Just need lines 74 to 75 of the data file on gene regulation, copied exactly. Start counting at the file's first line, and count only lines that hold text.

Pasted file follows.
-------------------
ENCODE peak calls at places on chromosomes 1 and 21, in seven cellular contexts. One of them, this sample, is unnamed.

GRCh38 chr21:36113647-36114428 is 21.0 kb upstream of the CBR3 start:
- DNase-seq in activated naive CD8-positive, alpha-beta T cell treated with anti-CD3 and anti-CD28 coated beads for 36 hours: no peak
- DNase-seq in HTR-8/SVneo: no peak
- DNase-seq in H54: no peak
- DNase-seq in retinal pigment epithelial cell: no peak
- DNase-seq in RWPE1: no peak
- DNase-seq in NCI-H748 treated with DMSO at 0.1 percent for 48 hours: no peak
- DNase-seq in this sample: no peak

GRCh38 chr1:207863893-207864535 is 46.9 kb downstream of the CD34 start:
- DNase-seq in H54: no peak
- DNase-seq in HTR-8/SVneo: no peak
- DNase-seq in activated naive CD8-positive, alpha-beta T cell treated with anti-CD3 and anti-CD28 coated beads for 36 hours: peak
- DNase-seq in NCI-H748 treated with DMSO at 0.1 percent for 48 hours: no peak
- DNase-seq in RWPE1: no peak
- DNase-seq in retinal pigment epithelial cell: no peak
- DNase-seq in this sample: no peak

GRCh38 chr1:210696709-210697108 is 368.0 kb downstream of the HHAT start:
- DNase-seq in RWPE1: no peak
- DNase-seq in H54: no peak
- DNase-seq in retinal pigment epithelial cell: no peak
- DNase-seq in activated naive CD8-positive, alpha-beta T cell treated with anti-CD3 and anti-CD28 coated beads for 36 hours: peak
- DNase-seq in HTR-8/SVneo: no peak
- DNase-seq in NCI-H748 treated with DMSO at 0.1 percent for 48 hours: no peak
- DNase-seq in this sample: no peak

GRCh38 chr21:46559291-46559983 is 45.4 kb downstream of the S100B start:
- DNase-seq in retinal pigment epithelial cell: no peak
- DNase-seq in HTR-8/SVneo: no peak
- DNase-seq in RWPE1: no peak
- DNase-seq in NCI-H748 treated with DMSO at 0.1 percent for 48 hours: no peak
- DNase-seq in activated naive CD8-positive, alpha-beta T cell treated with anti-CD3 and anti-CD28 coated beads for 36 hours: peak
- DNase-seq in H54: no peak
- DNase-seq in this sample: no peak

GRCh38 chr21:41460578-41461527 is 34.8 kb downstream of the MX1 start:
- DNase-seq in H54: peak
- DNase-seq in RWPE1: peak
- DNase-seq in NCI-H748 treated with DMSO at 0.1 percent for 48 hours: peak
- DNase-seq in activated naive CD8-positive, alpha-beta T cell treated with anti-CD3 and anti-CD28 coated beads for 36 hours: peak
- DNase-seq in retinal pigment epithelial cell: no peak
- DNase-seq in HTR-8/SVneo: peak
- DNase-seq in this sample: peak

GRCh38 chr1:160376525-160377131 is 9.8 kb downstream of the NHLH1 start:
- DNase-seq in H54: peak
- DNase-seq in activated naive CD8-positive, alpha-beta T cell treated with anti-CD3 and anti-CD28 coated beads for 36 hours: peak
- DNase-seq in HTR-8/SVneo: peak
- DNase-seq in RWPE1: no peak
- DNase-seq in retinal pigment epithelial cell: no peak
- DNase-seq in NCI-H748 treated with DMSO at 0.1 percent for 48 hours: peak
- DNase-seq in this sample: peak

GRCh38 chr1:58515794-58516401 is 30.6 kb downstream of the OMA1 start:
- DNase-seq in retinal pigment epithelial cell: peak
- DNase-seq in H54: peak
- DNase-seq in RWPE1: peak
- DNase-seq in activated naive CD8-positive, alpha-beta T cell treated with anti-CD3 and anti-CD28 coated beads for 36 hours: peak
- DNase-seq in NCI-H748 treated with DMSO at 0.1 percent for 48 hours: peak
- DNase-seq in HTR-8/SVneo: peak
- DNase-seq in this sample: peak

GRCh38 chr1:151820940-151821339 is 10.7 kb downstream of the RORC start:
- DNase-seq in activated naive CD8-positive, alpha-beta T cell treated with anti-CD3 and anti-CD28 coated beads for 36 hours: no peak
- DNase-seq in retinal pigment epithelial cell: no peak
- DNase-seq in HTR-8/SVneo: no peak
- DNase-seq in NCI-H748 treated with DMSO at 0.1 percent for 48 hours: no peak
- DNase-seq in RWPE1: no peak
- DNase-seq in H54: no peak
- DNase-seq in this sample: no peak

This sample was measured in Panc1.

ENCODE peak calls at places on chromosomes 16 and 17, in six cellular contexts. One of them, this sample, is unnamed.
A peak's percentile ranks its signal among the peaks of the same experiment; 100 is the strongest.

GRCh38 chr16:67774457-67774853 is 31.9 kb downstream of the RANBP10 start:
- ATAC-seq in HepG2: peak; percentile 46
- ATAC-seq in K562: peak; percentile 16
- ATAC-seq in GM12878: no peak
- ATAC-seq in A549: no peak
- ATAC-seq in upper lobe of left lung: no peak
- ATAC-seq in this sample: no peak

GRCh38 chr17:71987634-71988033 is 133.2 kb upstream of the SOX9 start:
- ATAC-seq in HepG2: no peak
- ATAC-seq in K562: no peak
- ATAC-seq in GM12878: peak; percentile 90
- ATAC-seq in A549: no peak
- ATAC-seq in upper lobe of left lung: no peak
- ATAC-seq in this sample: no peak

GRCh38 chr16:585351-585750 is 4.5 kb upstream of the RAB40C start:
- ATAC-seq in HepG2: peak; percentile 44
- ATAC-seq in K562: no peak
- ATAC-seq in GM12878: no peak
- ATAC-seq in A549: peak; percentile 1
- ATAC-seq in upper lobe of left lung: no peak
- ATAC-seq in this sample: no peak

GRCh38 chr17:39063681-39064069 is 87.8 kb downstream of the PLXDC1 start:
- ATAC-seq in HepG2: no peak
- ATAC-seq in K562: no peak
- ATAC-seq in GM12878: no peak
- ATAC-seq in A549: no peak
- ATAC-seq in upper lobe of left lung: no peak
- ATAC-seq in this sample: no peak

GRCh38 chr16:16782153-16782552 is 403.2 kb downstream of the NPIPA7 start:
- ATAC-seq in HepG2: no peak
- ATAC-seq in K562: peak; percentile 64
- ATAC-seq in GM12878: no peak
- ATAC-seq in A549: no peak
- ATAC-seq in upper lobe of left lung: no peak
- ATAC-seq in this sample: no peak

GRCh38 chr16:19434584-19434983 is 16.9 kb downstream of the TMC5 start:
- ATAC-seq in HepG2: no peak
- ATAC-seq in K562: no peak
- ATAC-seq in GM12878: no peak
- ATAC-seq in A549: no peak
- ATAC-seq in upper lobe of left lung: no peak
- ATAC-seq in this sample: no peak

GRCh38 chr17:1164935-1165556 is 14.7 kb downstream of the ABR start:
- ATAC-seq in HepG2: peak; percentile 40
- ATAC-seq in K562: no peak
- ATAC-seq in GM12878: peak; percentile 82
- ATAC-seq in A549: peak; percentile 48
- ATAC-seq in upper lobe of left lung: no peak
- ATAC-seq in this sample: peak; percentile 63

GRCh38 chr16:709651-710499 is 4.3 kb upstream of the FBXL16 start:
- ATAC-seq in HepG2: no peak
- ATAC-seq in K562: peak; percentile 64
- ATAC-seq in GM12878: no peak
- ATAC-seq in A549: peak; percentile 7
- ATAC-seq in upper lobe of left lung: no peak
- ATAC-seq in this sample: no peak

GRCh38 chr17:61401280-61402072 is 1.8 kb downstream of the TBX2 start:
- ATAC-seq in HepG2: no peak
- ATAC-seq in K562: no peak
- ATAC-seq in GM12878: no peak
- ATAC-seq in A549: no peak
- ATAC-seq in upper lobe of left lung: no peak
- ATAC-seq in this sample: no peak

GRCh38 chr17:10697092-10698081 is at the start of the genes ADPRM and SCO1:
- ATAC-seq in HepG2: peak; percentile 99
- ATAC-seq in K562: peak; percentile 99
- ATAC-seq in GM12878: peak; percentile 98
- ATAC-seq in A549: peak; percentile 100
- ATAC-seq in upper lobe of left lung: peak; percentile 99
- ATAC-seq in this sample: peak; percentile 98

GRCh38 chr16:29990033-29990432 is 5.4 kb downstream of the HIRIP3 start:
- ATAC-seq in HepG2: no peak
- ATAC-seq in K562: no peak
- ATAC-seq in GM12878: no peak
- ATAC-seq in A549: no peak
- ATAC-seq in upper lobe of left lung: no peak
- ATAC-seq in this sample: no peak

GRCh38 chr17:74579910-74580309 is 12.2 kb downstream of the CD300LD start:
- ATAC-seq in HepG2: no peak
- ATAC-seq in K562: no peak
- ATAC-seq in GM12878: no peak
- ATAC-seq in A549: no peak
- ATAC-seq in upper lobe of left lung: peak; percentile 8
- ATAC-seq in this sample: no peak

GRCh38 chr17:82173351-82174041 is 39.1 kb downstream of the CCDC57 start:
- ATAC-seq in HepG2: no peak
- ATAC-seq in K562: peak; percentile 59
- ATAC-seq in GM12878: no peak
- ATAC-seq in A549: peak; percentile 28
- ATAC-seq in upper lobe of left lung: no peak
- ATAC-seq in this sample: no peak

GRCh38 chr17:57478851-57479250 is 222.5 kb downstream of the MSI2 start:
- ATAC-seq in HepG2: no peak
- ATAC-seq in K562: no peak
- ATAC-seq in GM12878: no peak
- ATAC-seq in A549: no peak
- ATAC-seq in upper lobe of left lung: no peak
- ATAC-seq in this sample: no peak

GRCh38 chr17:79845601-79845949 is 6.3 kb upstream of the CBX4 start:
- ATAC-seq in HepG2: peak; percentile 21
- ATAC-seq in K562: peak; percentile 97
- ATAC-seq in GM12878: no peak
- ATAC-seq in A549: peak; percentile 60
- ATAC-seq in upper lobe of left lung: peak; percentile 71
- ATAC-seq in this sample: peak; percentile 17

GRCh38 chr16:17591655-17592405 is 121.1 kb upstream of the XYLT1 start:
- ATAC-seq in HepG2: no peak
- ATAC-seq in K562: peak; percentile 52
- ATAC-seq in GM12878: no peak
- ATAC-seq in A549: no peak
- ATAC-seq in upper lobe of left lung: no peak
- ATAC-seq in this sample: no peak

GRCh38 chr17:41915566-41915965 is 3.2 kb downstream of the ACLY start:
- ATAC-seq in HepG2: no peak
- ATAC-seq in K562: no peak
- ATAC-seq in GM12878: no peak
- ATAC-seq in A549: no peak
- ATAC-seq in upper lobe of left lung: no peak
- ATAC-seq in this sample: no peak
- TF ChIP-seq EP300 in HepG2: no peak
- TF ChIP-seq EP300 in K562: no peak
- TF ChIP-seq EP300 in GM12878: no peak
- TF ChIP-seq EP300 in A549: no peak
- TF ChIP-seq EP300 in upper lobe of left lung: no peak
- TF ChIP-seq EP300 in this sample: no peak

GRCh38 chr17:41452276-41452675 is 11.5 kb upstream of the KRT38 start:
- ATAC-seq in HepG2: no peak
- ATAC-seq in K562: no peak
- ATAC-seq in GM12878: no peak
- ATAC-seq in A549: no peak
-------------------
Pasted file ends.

- ATAC-seq in upper lobe of left lung: no peak
- ATAC-seq in this sample: no peak